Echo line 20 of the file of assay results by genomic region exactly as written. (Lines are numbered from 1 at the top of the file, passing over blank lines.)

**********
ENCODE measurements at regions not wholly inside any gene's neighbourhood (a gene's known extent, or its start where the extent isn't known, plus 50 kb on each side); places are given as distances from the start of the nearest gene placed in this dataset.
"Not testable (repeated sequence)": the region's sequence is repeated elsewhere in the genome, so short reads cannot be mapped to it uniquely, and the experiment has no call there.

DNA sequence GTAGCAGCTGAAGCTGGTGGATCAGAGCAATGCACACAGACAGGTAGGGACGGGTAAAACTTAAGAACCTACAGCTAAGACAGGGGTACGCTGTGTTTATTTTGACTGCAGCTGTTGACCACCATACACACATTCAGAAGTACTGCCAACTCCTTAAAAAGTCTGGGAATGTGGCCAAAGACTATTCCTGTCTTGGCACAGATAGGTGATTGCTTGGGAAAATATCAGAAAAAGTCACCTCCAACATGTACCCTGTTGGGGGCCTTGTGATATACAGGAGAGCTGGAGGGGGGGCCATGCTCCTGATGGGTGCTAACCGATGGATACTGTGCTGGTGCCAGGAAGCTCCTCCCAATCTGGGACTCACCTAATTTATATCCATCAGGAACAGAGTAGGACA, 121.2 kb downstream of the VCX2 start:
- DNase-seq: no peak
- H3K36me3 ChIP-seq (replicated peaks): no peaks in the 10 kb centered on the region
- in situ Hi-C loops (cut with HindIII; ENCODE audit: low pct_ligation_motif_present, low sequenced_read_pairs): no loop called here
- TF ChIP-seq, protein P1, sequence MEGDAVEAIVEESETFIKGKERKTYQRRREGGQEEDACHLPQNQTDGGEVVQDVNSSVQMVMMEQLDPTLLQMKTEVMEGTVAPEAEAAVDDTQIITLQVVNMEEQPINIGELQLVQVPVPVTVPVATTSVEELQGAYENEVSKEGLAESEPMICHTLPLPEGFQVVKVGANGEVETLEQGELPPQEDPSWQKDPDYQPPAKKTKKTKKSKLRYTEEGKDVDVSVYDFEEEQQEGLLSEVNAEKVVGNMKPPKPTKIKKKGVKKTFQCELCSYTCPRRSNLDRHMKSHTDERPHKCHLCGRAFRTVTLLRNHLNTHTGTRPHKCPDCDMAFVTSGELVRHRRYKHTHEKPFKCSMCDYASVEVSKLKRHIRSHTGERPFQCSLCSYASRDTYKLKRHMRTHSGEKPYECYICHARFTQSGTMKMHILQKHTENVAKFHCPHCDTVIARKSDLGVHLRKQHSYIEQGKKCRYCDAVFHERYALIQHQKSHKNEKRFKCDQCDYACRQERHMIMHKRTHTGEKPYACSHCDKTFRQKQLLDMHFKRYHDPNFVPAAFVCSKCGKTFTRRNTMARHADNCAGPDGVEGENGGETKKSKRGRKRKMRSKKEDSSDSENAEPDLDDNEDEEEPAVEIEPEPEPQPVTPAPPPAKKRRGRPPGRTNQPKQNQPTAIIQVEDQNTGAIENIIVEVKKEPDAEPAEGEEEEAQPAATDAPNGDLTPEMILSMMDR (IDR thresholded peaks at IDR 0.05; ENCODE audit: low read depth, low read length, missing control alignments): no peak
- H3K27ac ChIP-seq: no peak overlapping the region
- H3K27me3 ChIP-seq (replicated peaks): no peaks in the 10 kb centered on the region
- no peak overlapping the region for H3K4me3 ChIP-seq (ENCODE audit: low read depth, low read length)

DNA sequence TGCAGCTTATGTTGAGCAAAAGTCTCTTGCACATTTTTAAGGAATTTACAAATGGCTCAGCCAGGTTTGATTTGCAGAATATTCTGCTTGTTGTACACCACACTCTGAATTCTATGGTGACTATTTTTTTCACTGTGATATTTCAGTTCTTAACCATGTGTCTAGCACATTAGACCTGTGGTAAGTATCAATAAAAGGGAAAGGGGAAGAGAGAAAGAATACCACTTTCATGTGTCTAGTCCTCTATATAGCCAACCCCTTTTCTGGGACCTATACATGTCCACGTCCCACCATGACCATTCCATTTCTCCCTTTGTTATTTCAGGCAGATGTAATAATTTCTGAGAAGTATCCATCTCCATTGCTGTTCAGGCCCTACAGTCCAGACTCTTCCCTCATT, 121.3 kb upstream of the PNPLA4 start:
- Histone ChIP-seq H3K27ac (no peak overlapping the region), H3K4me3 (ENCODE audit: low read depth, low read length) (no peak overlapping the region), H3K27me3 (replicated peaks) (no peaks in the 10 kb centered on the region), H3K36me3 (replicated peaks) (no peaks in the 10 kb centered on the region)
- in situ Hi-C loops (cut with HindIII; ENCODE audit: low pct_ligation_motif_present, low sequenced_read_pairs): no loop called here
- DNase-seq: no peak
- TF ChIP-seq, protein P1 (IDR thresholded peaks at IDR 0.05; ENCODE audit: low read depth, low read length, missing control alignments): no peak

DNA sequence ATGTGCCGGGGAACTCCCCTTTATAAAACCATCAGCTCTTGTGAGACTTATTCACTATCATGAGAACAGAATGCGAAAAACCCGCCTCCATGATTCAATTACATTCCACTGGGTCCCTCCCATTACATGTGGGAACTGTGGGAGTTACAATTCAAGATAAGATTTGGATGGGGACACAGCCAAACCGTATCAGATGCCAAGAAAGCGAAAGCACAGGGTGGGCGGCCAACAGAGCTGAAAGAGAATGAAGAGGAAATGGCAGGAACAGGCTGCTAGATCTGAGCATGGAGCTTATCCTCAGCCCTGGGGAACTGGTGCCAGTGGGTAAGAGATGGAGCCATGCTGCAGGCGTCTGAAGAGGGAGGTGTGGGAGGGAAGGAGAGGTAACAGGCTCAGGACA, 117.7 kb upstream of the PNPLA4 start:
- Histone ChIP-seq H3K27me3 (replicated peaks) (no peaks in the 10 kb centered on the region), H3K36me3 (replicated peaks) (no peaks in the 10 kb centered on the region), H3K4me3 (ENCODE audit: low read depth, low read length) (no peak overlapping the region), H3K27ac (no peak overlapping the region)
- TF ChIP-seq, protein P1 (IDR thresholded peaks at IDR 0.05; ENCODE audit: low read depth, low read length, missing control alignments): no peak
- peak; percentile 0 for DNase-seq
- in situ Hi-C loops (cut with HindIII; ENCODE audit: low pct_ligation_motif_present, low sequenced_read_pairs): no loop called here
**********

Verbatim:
- in situ Hi-C loops (cut with HindIII; ENCODE audit: low pct_ligation_motif_present, low sequenced_read_pairs): no loop called here